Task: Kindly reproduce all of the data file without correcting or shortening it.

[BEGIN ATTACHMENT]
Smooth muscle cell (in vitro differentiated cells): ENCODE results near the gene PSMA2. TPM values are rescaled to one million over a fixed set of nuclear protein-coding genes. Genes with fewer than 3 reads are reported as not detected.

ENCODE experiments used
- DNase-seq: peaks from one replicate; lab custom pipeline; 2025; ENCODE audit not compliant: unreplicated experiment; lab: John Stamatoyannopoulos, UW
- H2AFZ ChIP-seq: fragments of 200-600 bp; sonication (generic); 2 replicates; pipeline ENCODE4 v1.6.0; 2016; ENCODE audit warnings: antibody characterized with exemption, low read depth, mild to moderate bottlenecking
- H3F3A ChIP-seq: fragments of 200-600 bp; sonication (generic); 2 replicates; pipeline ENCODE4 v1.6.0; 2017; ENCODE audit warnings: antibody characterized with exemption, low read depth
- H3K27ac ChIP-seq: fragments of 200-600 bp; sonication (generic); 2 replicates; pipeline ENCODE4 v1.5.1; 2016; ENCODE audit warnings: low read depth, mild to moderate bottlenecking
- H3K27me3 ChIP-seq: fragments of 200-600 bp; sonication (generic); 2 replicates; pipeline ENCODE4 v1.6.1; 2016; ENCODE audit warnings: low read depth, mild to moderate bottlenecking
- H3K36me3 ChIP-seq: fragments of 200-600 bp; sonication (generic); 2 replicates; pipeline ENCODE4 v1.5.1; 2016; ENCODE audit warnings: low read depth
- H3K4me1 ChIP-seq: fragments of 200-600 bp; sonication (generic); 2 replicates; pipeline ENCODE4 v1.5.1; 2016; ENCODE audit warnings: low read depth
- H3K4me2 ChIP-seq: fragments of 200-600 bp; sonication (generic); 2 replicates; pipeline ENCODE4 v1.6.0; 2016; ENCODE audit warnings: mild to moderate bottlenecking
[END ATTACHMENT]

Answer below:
Smooth muscle cell (in vitro differentiated cells): ENCODE results near the gene PSMA2. TPM values are rescaled to one million over a fixed set of nuclear protein-coding genes. Genes with fewer than 3 reads are reported as not detected.

ENCODE experiments used
- DNase-seq: peaks from one replicate; lab custom pipeline; 2025; ENCODE audit not compliant: unreplicated experiment; lab: John Stamatoyannopoulos, UW
- H2AFZ ChIP-seq: fragments of 200-600 bp; sonication (generic); 2 replicates; pipeline ENCODE4 v1.6.0; 2016; ENCODE audit warnings: antibody characterized with exemption, low read depth, mild to moderate bottlenecking
- H3F3A ChIP-seq: fragments of 200-600 bp; sonication (generic); 2 replicates; pipeline ENCODE4 v1.6.0; 2017; ENCODE audit warnings: antibody characterized with exemption, low read depth
- H3K27ac ChIP-seq: fragments of 200-600 bp; sonication (generic); 2 replicates; pipeline ENCODE4 v1.5.1; 2016; ENCODE audit warnings: low read depth, mild to moderate bottlenecking
- H3K27me3 ChIP-seq: fragments of 200-600 bp; sonication (generic); 2 replicates; pipeline ENCODE4 v1.6.1; 2016; ENCODE audit warnings: low read depth, mild to moderate bottlenecking
- H3K36me3 ChIP-seq: fragments of 200-600 bp; sonication (generic); 2 replicates; pipeline ENCODE4 v1.5.1; 2016; ENCODE audit warnings: low read depth
- H3K4me1 ChIP-seq: fragments of 200-600 bp; sonication (generic); 2 replicates; pipeline ENCODE4 v1.5.1; 2016; ENCODE audit warnings: low read depth
- H3K4me2 ChIP-seq: fragments of 200-600 bp; sonication (generic); 2 replicates; pipeline ENCODE4 v1.6.0; 2016; ENCODE audit warnings: mild to moderate bottlenecking